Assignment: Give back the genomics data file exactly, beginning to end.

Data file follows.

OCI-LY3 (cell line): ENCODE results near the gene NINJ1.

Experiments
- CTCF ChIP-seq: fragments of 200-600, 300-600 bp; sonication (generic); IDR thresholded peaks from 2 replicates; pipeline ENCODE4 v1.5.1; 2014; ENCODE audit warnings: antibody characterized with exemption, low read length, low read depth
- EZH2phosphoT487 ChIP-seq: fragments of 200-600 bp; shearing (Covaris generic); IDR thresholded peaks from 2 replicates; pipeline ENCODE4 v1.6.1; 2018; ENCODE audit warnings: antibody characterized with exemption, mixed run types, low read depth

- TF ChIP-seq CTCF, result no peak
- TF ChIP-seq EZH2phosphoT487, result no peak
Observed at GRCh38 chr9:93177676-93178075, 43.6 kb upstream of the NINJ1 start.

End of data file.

OCI-LY3 (cell line): ENCODE results near the gene NINJ1.

Experiments
- CTCF ChIP-seq: fragments of 200-600, 300-600 bp; sonication (generic); IDR thresholded peaks from 2 replicates; pipeline ENCODE4 v1.5.1; 2014; ENCODE audit warnings: antibody characterized with exemption, low read length, low read depth
- EZH2phosphoT487 ChIP-seq: fragments of 200-600 bp; shearing (Covaris generic); IDR thresholded peaks from 2 replicates; pipeline ENCODE4 v1.6.1; 2018; ENCODE audit warnings: antibody characterized with exemption, mixed run types, low read depth

- TF ChIP-seq CTCF, result no peak
- TF ChIP-seq EZH2phosphoT487, result no peak
Observed at GRCh38 chr9:93177676-93178075, 43.6 kb upstream of the NINJ1 start.